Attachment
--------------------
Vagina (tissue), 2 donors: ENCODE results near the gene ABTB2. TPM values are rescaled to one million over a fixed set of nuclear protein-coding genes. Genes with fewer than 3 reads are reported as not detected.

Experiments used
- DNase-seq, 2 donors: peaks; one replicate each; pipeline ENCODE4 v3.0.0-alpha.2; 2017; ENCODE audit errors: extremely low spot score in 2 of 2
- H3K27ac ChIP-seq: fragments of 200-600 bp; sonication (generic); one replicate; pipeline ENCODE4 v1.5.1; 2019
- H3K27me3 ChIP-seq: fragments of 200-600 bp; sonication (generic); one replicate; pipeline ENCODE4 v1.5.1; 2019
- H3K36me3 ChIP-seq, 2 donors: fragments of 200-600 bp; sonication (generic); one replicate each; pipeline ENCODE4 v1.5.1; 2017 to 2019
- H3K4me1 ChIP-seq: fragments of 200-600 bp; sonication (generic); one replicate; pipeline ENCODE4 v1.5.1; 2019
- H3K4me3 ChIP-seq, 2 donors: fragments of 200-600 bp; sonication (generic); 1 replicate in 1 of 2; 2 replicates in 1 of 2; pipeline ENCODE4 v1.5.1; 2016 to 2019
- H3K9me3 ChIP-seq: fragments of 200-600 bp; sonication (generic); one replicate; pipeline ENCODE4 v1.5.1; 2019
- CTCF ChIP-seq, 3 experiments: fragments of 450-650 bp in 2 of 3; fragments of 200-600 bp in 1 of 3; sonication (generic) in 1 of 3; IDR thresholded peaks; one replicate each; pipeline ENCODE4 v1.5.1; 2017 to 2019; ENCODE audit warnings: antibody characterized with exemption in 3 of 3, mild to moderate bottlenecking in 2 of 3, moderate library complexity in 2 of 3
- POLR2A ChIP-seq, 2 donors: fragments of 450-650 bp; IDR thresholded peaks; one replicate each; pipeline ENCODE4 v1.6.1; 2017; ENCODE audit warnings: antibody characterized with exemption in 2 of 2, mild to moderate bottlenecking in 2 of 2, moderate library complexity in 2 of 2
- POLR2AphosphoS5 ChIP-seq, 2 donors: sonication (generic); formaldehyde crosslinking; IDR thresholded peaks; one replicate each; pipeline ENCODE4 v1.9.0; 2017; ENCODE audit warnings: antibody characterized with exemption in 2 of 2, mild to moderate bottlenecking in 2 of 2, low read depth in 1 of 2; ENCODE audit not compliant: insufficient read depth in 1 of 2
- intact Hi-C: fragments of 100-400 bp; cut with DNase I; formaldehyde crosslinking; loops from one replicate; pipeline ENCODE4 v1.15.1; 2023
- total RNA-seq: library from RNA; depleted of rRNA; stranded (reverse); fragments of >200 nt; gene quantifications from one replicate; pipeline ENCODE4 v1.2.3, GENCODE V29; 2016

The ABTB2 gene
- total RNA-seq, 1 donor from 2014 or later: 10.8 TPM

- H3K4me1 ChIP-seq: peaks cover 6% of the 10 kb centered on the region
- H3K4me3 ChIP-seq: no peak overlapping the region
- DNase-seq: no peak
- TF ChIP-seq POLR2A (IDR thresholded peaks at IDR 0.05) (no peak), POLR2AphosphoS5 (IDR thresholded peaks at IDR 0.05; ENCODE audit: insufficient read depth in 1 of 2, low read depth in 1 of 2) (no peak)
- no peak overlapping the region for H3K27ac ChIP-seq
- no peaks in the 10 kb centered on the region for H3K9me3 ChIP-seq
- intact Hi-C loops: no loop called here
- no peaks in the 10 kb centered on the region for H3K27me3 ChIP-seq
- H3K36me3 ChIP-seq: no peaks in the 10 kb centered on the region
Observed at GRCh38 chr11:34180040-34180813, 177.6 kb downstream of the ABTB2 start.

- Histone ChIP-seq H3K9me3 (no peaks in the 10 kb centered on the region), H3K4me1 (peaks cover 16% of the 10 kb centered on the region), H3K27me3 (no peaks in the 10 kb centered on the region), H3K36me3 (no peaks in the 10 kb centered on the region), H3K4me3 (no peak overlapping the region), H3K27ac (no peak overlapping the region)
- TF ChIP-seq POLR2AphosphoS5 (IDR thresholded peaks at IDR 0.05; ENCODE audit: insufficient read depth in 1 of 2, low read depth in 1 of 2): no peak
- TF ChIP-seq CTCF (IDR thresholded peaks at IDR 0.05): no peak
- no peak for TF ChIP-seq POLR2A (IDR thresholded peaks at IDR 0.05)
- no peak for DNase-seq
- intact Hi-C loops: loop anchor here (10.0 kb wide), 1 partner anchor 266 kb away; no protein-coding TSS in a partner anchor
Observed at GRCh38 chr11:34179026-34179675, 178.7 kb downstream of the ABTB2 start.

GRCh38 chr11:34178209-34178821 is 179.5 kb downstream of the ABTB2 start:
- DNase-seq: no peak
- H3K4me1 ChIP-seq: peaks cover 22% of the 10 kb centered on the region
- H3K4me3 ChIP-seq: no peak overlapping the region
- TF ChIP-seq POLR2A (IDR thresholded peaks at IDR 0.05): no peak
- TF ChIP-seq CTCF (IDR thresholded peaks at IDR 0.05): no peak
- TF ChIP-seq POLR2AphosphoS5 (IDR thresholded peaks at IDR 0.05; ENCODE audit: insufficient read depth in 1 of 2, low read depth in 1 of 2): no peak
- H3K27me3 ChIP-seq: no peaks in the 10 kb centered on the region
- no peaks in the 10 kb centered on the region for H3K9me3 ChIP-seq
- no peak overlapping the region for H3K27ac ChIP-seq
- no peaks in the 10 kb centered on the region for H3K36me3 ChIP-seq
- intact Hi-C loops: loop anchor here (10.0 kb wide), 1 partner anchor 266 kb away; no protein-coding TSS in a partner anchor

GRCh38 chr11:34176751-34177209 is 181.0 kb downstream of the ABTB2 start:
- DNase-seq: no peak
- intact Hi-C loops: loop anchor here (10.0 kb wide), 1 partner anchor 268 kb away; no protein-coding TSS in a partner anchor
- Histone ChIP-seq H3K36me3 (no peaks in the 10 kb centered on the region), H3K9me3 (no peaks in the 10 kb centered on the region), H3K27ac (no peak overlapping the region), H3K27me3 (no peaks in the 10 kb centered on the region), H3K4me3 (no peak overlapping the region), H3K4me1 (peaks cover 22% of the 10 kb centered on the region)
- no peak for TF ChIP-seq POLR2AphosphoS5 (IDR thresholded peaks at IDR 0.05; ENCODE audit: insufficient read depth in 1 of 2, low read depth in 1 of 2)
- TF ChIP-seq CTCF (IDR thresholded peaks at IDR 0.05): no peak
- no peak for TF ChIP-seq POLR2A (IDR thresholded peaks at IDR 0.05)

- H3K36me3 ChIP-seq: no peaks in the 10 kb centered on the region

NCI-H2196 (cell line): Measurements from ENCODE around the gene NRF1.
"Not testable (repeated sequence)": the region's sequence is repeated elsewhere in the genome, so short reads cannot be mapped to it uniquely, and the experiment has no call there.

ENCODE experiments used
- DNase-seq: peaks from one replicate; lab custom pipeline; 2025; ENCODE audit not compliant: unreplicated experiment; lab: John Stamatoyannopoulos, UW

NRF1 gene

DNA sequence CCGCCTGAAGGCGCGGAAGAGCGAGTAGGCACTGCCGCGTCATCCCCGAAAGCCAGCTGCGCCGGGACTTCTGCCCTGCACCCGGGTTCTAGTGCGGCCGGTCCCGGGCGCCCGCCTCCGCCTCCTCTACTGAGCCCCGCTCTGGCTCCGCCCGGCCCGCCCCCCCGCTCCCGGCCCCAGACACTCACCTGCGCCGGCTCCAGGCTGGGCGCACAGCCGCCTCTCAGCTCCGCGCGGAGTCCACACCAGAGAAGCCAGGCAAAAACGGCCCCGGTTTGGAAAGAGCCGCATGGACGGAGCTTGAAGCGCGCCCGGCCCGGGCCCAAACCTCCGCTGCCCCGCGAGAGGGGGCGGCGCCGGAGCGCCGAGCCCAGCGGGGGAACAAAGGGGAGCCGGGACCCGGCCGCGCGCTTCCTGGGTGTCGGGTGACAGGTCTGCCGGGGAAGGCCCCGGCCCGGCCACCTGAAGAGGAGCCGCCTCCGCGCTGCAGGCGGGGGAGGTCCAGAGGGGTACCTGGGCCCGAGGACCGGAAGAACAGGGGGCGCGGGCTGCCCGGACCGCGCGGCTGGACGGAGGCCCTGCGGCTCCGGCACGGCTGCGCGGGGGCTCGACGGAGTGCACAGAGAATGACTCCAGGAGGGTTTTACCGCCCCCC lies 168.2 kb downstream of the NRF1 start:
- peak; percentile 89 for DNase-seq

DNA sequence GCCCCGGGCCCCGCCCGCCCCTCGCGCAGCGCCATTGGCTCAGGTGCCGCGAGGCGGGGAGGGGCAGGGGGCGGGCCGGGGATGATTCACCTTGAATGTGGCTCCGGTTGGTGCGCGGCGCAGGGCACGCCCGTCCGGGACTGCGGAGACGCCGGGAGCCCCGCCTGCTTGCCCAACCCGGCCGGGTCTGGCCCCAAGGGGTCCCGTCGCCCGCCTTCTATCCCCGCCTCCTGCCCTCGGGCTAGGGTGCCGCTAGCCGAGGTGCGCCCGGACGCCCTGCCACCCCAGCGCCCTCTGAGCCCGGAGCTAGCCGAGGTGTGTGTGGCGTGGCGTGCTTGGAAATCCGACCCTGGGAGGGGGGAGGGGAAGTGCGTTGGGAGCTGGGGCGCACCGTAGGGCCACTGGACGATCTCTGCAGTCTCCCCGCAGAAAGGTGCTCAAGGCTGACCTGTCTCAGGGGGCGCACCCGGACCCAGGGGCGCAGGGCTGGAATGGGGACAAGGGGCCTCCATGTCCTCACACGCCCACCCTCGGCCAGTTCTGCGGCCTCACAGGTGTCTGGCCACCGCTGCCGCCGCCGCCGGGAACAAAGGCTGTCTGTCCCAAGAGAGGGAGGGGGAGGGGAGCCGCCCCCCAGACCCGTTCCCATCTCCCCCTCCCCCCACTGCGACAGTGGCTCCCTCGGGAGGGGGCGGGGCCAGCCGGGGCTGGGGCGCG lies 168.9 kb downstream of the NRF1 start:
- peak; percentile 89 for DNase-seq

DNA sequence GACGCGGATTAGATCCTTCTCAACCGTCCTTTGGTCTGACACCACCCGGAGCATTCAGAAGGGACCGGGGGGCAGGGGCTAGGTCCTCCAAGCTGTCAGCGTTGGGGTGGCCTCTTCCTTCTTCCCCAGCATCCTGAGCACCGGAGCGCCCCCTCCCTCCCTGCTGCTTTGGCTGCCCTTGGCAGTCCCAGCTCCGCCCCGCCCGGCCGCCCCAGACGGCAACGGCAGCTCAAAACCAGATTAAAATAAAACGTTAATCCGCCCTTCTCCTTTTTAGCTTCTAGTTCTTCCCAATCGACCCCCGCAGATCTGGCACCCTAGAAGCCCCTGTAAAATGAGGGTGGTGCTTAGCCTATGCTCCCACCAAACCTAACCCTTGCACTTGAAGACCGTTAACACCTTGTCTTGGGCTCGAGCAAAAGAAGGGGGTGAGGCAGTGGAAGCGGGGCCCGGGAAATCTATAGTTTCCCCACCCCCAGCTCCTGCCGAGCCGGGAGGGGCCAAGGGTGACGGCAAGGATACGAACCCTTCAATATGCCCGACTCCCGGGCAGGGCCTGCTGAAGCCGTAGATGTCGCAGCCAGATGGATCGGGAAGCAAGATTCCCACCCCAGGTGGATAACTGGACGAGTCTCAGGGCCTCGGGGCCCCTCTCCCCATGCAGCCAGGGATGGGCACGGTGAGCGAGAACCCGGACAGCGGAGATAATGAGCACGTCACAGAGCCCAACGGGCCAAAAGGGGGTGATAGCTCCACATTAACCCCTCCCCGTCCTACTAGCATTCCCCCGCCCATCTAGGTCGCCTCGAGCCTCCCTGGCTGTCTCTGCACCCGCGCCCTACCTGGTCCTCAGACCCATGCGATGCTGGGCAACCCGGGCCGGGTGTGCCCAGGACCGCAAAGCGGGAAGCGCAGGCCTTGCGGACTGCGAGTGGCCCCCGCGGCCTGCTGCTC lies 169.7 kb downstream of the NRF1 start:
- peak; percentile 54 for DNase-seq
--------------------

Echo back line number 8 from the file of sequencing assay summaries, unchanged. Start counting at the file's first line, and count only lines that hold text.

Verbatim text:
- H3K4me3 ChIP-seq, 2 donors: fragments of 200-600 bp; sonication (generic); 1 replicate in 1 of 2; 2 replicates in 1 of 2; pipeline ENCODE4 v1.5.1; 2016 to 2019